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Thread: Slicer fiasco

  1. #11
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    raw chicken is very soft, almost as soft as say, raw fish, except for the bones. Yanagi are made specifically for raw fish and usually sharpened with a satin finish, unless you have polished it with your high grit stones. Beef has tendons, fascia, connective tissue, etc and offers more resistance, and cooking beef toughens the meat even moreso. On a microscopic level you could liken cooked beef fibers to cutting rope, and serrated edges are great for cutting rope. Hence a toothy edge is good to cut muscle fibers (meat).

    Don't think of knives with higher polish as automatically 'sharper' than knives with less polish. How well a knife cuts depends a great deal on the material that is being cut. Knowing the material will help you make the best choices on what edge will work best on it.

  2. #12
    Senior Member monty's Avatar
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    Helpful!

    Quote Originally Posted by olpappy View Post
    raw chicken is very soft, almost as soft as say, raw fish, except for the bones. Yanagi are made specifically for raw fish and usually sharpened with a satin finish, unless you have polished it with your high grit stones. Beef has tendons, fascia, connective tissue, etc and offers more resistance, and cooking beef toughens the meat even moreso. On a microscopic level you could liken cooked beef fibers to cutting rope, and serrated edges are great for cutting rope. Hence a toothy edge is good to cut muscle fibers (meat).

    Don't think of knives with higher polish as automatically 'sharper' than knives with less polish. How well a knife cuts depends a great deal on the material that is being cut. Knowing the material will help you make the best choices on what edge will work best on it.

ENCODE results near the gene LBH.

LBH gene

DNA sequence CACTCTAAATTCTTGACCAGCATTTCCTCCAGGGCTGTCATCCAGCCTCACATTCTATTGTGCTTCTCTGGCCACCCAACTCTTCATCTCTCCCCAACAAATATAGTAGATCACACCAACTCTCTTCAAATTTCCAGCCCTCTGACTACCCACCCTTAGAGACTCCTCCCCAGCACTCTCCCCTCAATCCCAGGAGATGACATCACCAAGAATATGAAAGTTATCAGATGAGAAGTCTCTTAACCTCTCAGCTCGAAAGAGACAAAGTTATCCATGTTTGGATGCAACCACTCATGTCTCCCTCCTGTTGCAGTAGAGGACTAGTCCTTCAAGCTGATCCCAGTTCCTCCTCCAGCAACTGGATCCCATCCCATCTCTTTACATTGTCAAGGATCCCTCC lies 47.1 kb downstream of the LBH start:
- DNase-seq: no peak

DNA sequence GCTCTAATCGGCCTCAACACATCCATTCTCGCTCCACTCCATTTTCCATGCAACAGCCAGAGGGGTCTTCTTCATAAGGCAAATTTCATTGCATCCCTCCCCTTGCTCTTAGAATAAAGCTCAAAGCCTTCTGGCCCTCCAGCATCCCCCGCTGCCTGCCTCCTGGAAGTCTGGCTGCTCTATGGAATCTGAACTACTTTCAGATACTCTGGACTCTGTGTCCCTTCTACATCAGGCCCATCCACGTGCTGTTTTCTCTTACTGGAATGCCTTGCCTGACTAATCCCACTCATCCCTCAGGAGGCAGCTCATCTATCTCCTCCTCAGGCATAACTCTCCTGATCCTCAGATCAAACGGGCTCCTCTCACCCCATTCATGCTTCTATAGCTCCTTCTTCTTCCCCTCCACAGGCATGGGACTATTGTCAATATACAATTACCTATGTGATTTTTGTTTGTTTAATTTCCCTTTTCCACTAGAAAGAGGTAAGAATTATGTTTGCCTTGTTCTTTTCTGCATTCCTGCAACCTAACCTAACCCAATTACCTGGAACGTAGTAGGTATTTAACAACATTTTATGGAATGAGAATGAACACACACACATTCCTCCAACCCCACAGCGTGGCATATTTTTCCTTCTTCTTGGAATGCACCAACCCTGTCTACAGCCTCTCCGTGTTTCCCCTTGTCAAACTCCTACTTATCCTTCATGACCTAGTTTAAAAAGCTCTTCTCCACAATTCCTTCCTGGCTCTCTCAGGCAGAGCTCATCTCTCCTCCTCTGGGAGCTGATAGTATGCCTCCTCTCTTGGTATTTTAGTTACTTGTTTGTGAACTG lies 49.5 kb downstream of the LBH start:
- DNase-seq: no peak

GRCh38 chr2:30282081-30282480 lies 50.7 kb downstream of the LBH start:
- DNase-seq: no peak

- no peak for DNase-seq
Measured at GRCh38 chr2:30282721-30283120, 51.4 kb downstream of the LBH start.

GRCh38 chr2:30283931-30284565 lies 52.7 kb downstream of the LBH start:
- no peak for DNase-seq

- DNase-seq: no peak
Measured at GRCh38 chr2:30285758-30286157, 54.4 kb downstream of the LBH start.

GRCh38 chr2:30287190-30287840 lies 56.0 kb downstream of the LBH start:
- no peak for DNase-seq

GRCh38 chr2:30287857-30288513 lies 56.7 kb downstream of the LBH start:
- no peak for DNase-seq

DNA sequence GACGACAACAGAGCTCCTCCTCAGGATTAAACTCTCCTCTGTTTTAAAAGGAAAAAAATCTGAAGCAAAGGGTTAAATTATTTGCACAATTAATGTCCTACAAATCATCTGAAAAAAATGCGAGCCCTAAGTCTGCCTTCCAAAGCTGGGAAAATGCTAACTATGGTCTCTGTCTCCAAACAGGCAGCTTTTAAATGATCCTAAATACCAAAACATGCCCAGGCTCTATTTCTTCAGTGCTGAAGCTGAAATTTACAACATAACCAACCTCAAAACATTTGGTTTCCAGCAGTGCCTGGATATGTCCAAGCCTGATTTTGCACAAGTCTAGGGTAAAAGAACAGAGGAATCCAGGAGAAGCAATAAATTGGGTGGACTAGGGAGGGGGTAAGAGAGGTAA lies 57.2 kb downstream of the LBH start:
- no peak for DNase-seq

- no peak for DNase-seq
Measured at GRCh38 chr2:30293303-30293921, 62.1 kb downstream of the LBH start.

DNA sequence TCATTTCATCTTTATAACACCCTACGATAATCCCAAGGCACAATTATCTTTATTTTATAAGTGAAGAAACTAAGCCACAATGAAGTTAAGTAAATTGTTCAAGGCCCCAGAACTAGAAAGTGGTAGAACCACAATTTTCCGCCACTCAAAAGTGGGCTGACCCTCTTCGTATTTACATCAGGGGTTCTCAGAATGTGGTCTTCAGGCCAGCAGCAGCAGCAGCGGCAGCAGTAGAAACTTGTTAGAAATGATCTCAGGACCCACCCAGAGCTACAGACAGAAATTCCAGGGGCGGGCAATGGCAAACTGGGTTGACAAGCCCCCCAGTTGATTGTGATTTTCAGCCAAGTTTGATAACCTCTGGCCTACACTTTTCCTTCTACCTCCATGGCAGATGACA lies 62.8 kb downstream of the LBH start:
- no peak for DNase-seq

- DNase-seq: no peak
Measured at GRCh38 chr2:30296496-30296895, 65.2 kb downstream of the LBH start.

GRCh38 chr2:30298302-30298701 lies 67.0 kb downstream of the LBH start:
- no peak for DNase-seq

3. #13
    Senior Member monty's Avatar
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    BTW, I should add that I'm going to use this thread as part of my research on slicers for competition BBQ that will be in the summer issue of Smoke Signals. Your thoughts are really helpful. I was talking to Chad Ward about writing about knives, and he reminded me that magazine writers do a lot of learning in public. I suppose that's what I'm doing right now.

  4. #14

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    Cut a plastic bag with your edge, and then you will get a feel for how elasticity creates trouble for even highly polished edges. When you cook beef(or any protein) you will tighten up the proteins and it makes the food more springy, and the micro teeth really help here.

  5. #15
    Senior Member monty's Avatar
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    Quote Originally Posted by johndoughy View Post
    Cut a plastic bag with your edge, and then you will get a feel for how elasticity creates trouble for even highly polished edges. When you cook beef(or any protein) you will tighten up the proteins and it makes the food more springy, and the micro teeth really help here.
    That's really a helpful image. Thanks for it!

  6. #16
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    Quote Originally Posted by monty View Post
    BTW, I should add that I'm going to use this thread as part of my research on slicers for competition BBQ that will be in the summer issue of Smoke Signals. Your thoughts are really helpful. I was talking to Chad Ward about writing about knives, and he reminded me that magazine writers do a lot of learning in public. I suppose that's what I'm doing right now.
    Monty, please let me know if you ever find the right slicer. I prefer my Kanemasa suji over my Konosuke for BBQ as it just doesn't feel like the Konosuke will hold up to a brisket. I really love the Konosuke over the Kanemasa for all other tasks but I would like a nice slicer that I can use for BBQ. (This is Kyle Corn from bbq-brethren, BTW).

  7. #17
    Senior Member monty's Avatar
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    Kyle,
    For the article I'll be testing the Misono Swedish Steel Suji (240mm), Tojiro DP Suji (240mm), a 10" Wusthof Classic, and for some reason Wusthof included an 8" carving knife, so I'll include that as well. I'm trying to limit the knives to the price range that I know BBQ cooks already spend on knives. I would love to include a more traditional wa-suji but due to the cost I decided to skip them for the sake of the article. Probably a mistake but the shipment has been sent to the photographer so it's too late to include one. I wondered if you were here or not. This is a fun place but I sure am finding out how much I have yet to learn!

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